AI safety and cybersecurity

Wiki Contributions


If you are very good at cyber and extremely smart, you can hide vulnerabilities in 10k-lines programs in a way that less smart specialists will have trouble discovering even after days of examination - code generation/analysis is not really defense favored

I think the first part of the sentence is true, but "not defense favored" isn't a clear conclusion to me. I think that backdoors work well in closed-source code, but are really hard in open-source widely used code − just look at the amount of effort that went into the recent xz / liblzma backdoor, and the fact that we don't know of any other backdoor in widely used OSS.

The main effect of a market being underground is not making transactions harder (people find ways to exchange money for vulnerabilities by building trust), but making it much harder to figure out what the market price is and reducing the effectiveness of the overall market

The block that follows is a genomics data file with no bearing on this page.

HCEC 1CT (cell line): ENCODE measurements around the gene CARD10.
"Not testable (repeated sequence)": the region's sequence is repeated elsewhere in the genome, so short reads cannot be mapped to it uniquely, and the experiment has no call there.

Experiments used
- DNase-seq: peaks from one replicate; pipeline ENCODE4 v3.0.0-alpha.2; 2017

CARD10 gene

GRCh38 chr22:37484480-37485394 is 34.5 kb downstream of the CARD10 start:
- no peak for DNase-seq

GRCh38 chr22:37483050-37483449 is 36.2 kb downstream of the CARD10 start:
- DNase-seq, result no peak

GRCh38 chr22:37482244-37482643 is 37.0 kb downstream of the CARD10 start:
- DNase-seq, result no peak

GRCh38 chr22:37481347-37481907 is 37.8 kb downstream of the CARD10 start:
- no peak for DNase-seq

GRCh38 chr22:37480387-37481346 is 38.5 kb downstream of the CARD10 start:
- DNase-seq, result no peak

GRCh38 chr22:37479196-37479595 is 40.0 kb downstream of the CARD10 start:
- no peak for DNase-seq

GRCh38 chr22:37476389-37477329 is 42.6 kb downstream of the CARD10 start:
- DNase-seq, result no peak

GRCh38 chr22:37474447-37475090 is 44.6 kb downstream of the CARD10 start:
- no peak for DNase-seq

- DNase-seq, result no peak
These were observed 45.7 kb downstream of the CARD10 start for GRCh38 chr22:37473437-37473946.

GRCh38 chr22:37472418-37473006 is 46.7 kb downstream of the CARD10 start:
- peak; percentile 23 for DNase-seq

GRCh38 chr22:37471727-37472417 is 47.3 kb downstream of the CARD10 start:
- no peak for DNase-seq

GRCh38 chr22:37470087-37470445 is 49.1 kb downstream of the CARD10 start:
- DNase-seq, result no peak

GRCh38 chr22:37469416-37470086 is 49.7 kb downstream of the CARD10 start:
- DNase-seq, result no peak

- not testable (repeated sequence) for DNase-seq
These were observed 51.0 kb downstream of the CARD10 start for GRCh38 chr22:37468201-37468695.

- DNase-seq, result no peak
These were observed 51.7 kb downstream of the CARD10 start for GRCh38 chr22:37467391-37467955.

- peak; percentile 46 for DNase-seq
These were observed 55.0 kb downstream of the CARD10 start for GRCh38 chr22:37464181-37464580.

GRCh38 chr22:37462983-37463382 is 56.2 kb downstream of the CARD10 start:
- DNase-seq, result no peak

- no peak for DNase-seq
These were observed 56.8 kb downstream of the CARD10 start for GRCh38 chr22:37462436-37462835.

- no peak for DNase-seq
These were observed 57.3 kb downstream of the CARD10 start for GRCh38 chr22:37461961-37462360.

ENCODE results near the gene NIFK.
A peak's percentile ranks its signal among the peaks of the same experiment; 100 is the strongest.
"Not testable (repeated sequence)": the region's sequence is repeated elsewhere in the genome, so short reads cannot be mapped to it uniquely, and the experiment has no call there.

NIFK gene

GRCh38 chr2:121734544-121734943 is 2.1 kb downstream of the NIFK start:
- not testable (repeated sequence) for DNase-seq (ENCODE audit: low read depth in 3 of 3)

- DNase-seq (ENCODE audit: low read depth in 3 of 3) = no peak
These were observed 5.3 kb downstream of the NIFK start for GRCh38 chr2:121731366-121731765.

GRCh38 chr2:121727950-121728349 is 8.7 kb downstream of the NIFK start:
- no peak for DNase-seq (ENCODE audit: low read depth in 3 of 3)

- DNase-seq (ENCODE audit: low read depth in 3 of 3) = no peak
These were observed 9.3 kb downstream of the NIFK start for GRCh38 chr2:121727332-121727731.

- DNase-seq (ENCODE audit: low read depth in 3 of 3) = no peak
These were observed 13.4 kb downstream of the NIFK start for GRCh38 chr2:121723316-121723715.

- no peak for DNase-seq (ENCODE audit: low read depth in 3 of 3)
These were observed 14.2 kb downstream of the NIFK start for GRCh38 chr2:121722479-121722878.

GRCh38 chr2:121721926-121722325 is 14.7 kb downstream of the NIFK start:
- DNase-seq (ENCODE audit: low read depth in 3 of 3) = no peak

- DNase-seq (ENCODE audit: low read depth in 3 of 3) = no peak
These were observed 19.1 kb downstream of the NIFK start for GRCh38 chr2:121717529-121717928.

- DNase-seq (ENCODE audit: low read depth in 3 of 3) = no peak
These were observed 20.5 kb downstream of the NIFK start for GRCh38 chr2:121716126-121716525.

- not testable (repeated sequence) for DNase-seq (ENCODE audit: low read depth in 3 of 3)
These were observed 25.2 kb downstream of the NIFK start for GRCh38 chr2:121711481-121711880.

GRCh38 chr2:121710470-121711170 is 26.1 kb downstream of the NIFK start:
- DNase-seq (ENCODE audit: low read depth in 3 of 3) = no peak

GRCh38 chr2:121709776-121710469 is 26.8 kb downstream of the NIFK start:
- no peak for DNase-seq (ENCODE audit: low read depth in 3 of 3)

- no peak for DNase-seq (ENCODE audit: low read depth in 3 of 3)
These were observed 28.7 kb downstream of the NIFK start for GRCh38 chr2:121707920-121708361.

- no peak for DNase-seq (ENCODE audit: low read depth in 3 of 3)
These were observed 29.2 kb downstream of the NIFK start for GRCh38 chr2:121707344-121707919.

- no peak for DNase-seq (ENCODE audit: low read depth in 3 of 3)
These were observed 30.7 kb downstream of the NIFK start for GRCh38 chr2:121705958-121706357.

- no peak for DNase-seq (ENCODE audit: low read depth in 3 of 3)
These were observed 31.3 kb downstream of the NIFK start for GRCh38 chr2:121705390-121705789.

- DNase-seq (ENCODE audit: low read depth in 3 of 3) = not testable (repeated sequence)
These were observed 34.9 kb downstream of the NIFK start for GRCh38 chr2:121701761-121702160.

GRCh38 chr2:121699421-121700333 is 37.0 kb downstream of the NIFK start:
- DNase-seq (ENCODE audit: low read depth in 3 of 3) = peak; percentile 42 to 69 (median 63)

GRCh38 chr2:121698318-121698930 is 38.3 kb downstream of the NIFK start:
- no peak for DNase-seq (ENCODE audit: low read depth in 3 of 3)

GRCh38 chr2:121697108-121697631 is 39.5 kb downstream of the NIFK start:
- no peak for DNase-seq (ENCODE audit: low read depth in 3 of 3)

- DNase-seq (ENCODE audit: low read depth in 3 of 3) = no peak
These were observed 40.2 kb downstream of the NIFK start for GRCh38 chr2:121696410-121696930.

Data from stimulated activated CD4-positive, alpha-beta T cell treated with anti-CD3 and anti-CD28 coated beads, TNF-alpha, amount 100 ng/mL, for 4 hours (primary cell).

Note this doesn't apply to all types of underground markets: the ones that regularly get shut down (like darknet drug markets) do have a big issue with trust.

Being the target of an autocratic government is an awful experience, and you have to be extremely careful if you put anything they dislike on a computer. And because of the zero-day market, you can't assume your government will suck at hacking you just because it's a small country

This is correct. As a matter of personal policy, I assume that everything I write down somewhere will get leaked at some point (with a few exceptions, like − hopefully − disappearing signal messages).

The link of "this is a linkpost for" is not the correct one

Here are the same two GIFs but with a consistent speed (30ms/frame) and an infinite loop, in case anyone else is interested for e.g. presentations: